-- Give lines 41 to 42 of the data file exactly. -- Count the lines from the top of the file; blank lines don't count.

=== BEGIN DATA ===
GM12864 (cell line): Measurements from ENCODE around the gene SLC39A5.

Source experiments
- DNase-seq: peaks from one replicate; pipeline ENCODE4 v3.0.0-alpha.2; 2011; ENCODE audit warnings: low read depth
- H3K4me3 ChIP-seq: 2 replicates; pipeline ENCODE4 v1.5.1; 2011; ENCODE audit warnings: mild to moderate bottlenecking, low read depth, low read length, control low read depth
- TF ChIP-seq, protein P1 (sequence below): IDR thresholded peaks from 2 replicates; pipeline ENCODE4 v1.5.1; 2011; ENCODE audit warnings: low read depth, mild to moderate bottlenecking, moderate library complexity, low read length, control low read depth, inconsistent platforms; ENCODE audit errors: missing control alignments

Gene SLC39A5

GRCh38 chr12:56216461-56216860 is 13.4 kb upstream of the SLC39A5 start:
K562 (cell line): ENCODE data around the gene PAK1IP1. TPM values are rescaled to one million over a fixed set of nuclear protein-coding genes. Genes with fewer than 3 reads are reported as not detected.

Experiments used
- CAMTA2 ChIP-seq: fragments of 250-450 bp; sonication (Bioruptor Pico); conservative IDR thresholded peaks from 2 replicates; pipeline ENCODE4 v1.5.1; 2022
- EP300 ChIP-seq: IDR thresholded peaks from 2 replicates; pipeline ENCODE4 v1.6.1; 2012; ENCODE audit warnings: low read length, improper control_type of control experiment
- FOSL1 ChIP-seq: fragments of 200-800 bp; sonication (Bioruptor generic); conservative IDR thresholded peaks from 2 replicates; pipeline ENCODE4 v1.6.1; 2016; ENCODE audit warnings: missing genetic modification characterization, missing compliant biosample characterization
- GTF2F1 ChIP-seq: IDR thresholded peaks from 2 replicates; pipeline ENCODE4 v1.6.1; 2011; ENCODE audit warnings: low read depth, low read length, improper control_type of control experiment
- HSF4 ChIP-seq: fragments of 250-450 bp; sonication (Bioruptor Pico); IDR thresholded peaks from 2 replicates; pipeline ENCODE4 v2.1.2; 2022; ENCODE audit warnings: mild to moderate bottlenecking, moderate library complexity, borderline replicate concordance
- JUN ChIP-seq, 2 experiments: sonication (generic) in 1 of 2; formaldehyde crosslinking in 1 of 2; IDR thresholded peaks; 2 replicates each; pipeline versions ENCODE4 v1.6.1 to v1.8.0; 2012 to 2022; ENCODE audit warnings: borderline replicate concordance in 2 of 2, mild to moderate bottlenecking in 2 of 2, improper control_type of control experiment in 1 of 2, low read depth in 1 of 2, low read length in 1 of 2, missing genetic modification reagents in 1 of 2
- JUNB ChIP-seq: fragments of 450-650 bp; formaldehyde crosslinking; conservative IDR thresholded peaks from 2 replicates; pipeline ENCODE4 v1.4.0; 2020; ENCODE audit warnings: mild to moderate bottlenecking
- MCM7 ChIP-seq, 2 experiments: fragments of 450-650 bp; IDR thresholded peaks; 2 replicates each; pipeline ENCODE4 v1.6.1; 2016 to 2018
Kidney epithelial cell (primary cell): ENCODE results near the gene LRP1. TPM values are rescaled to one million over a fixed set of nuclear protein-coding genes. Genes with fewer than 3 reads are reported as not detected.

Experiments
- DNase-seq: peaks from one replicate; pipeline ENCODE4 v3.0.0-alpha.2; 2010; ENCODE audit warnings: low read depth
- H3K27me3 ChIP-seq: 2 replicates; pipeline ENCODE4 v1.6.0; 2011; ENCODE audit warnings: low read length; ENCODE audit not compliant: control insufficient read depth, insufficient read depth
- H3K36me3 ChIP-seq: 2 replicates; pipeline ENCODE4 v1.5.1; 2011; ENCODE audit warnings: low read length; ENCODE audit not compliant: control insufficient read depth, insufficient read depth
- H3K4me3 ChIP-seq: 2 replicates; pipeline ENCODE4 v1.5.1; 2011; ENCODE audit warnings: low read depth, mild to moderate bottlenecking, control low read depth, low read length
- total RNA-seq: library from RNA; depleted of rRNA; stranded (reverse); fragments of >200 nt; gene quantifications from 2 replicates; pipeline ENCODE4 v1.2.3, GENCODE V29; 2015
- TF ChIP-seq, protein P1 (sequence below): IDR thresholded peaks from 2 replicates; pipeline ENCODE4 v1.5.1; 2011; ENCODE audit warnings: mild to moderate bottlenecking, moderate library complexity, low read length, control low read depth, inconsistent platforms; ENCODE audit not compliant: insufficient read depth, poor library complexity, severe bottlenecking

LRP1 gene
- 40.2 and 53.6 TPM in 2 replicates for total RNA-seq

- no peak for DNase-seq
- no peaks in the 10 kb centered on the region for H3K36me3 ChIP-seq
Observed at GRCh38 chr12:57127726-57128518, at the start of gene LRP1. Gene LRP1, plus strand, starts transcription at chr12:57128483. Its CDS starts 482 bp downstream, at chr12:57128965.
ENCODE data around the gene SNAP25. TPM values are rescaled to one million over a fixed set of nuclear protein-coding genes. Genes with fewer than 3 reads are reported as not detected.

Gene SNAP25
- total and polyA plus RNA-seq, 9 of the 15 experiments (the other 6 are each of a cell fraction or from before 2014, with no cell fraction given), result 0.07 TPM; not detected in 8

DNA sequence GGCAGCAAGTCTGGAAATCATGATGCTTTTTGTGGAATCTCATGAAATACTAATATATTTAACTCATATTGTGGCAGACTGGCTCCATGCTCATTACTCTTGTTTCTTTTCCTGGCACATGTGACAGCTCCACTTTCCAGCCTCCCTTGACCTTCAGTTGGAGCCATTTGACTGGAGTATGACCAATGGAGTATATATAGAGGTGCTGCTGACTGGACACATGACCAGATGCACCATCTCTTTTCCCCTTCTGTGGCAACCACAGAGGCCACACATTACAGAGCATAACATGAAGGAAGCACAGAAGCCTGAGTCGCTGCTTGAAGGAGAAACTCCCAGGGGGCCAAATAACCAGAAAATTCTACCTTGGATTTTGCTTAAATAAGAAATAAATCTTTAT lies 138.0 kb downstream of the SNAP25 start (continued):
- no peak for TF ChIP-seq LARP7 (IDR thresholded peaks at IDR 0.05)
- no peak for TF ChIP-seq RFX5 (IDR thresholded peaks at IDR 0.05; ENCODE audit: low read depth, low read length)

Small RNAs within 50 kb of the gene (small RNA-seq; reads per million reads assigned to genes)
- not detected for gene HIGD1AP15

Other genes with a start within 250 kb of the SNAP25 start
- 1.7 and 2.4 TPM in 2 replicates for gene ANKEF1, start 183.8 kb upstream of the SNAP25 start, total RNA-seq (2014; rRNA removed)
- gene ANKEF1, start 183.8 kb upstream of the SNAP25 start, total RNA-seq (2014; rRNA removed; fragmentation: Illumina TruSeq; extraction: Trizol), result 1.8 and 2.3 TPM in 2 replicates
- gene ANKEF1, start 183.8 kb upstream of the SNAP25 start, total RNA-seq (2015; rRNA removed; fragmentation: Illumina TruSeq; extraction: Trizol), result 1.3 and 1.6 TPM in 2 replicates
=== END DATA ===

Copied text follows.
- gene ANKEF1, start 183.8 kb upstream of the SNAP25 start, total RNA-seq (2014; rRNA removed; fragmentation: Illumina TruSeq; extraction: Trizol), result 1.8 and 2.3 TPM in 2 replicates
- gene ANKEF1, start 183.8 kb upstream of the SNAP25 start, total RNA-seq (2015; rRNA removed; fragmentation: Illumina TruSeq; extraction: Trizol), result 1.3 and 1.6 TPM in 2 replicates